infinite divisibility

Philosophy dictionary. . 2011.

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  • Infinite divisibility — The concept of infinite divisibility arises in different ways in philosophy, physics, economics, order theory (a branch of mathematics), and probability theory (also a branch of mathematics). One may speak of infinite divisibility, or the lack… …   Wikipedia

  • Infinite divisibility (probability) — In probability theory, to say that a probability distribution F on the real line is infinitely divisible means that if X is any random variable whose distribution is F , then for every positive integer n there exist n independent identically… …   Wikipedia

  • Extension (metaphysics) — In metaphysics, extension is, roughly speaking, the property of taking up space . René Descartes defines extension as the property of existing in more than one dimension. For Descartes, the primary characteristic of matter is extension, just as… …   Wikipedia

  • Leibniz: truth, knowledge and metaphysics — Nicholas Jolley Leibniz is in important respects the exception among the great philosophers of the seventeenth century. The major thinkers of the period characteristically proclaim the need to reject the philosophical tradition; in their… …   History of philosophy

  • List of mathematics articles (I) — NOTOC Ia IA automorphism ICER Icosagon Icosahedral 120 cell Icosahedral prism Icosahedral symmetry Icosahedron Icosian Calculus Icosian game Icosidodecadodecahedron Icosidodecahedron Icositetrachoric honeycomb Icositruncated dodecadodecahedron… …   Wikipedia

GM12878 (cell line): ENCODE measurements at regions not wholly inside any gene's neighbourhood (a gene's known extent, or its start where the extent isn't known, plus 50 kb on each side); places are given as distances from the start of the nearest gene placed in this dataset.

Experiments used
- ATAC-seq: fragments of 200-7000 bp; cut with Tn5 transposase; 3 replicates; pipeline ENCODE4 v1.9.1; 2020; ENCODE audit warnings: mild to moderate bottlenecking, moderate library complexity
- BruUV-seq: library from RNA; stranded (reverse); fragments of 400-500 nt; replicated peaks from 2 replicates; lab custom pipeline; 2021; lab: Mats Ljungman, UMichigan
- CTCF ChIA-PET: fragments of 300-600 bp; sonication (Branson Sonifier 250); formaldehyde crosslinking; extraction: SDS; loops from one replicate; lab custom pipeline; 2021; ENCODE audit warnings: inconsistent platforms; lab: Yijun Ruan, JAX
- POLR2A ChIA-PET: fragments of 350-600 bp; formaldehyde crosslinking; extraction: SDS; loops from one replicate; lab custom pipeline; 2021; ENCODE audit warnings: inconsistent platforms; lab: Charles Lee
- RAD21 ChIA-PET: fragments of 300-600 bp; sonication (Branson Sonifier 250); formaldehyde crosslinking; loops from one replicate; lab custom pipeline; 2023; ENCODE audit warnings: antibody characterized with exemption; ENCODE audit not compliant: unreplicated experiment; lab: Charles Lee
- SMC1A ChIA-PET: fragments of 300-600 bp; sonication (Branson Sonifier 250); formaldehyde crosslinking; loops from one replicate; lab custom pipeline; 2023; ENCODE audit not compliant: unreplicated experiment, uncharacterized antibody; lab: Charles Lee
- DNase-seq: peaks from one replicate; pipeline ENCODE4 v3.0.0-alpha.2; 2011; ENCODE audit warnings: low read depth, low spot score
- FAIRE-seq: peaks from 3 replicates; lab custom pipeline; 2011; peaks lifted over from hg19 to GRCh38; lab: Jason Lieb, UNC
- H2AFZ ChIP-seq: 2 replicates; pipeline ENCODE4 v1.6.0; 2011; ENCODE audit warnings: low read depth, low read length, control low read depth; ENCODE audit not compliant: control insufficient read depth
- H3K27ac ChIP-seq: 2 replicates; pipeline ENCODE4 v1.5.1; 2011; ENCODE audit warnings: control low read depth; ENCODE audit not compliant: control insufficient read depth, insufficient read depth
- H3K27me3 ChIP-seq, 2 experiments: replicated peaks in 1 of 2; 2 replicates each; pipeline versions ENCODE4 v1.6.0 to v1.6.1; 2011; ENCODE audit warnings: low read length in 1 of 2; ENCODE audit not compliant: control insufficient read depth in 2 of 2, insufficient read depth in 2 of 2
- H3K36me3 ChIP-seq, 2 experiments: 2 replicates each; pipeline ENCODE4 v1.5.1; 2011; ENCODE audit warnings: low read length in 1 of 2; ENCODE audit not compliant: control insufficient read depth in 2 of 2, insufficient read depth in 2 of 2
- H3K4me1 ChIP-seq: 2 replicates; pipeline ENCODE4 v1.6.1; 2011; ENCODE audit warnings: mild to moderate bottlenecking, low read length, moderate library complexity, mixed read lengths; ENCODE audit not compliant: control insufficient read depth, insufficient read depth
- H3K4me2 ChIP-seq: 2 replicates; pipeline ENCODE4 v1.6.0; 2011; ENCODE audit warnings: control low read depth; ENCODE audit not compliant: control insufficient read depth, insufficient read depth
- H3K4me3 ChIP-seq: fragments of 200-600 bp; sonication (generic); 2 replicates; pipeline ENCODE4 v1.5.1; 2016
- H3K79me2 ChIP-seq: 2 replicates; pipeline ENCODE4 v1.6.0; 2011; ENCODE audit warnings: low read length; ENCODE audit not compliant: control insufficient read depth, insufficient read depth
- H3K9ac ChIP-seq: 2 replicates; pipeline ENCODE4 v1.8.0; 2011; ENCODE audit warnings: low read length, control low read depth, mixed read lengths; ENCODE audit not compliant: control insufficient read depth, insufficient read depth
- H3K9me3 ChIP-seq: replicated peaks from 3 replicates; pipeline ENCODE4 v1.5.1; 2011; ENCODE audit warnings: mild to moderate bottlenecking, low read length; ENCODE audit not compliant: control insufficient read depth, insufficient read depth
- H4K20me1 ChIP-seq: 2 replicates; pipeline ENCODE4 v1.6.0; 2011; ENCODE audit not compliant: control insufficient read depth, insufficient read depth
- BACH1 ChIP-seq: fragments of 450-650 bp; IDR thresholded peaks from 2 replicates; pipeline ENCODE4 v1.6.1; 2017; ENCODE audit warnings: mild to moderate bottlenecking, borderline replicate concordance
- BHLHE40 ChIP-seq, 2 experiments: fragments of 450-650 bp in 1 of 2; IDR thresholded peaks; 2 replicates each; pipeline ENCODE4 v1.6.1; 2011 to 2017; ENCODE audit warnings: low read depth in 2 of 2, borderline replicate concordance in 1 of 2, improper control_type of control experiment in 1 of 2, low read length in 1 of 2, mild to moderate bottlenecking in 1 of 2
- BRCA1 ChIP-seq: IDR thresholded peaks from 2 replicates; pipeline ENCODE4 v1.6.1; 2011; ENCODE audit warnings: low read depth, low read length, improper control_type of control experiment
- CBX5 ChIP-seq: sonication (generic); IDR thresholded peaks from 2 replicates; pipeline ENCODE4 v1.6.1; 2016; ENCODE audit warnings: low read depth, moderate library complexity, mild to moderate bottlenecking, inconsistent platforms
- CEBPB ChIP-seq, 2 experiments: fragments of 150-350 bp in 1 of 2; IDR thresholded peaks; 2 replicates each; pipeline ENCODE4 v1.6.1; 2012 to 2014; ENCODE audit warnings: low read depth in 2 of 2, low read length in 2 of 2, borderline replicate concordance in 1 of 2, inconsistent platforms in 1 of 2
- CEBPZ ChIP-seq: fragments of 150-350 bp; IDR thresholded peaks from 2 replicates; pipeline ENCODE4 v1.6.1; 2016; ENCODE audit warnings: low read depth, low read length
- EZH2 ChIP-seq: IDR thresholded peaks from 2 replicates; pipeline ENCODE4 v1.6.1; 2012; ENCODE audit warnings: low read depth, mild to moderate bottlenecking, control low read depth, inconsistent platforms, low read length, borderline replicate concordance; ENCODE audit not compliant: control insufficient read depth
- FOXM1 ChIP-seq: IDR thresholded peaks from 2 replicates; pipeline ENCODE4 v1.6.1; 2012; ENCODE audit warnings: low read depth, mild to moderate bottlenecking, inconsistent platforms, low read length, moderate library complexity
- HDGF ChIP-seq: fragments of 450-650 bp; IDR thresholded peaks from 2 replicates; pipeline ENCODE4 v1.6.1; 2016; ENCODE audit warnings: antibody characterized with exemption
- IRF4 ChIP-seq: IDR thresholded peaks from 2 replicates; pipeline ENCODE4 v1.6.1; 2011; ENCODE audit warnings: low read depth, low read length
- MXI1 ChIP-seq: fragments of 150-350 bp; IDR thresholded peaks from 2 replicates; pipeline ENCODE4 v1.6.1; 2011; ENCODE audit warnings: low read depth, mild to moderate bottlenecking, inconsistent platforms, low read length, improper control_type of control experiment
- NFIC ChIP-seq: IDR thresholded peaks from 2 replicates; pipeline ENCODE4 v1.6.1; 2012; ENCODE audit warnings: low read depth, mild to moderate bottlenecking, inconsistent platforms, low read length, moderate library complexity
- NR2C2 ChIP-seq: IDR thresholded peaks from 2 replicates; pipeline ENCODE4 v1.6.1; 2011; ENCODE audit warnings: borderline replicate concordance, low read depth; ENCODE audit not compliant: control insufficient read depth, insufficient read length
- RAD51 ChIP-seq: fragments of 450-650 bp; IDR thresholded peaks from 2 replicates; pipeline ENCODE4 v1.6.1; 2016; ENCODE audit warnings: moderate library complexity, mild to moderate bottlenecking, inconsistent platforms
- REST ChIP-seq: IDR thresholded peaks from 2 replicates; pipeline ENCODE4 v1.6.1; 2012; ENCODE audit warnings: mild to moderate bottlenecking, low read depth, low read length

• atomism — atomist, n. atomistic, atomistical, adj. atomistically, adv. /at euh miz euhm/, n. 1. Also called atomic theory. Philos. the theory that minute, discrete, finite, and indivisible elements are the ultimate constituents of all matter. 2. Psychol. a …   Universalium

  • Indecomposable distribution — In probability theory, an indecomposable distribution is a probability distribution that cannot be represented as the distribution of the sum of two or more non constant independent random variables: Z ≠ X + Y. If it can be so …   Wikipedia

  • Euclidean geometry — A Greek mathematician performing a geometric construction with a compass, from The School of Athens by Raphael. Euclidean geometry is a mathematical system attributed to the Alexandrian Greek mathematician Euclid, which he described in his… …   Wikipedia

  • Logic and the philosophy of mathematics in the nineteenth century — John Stillwell INTRODUCTION In its history of over two thousand years, mathematics has seldom been disturbed by philosophical disputes. Ever since Plato, who is said to have put the slogan ‘Let no one who is not a geometer enter here’ over the… …   History of philosophy

  • Supertask — In philosophy, a supertask is a task occurring within a finite interval of time involving infinitely many steps (subtasks). A hypertask is a supertask with an uncountable number of subtasks. The term supertask was coined by the philosopher James… …   Wikipedia

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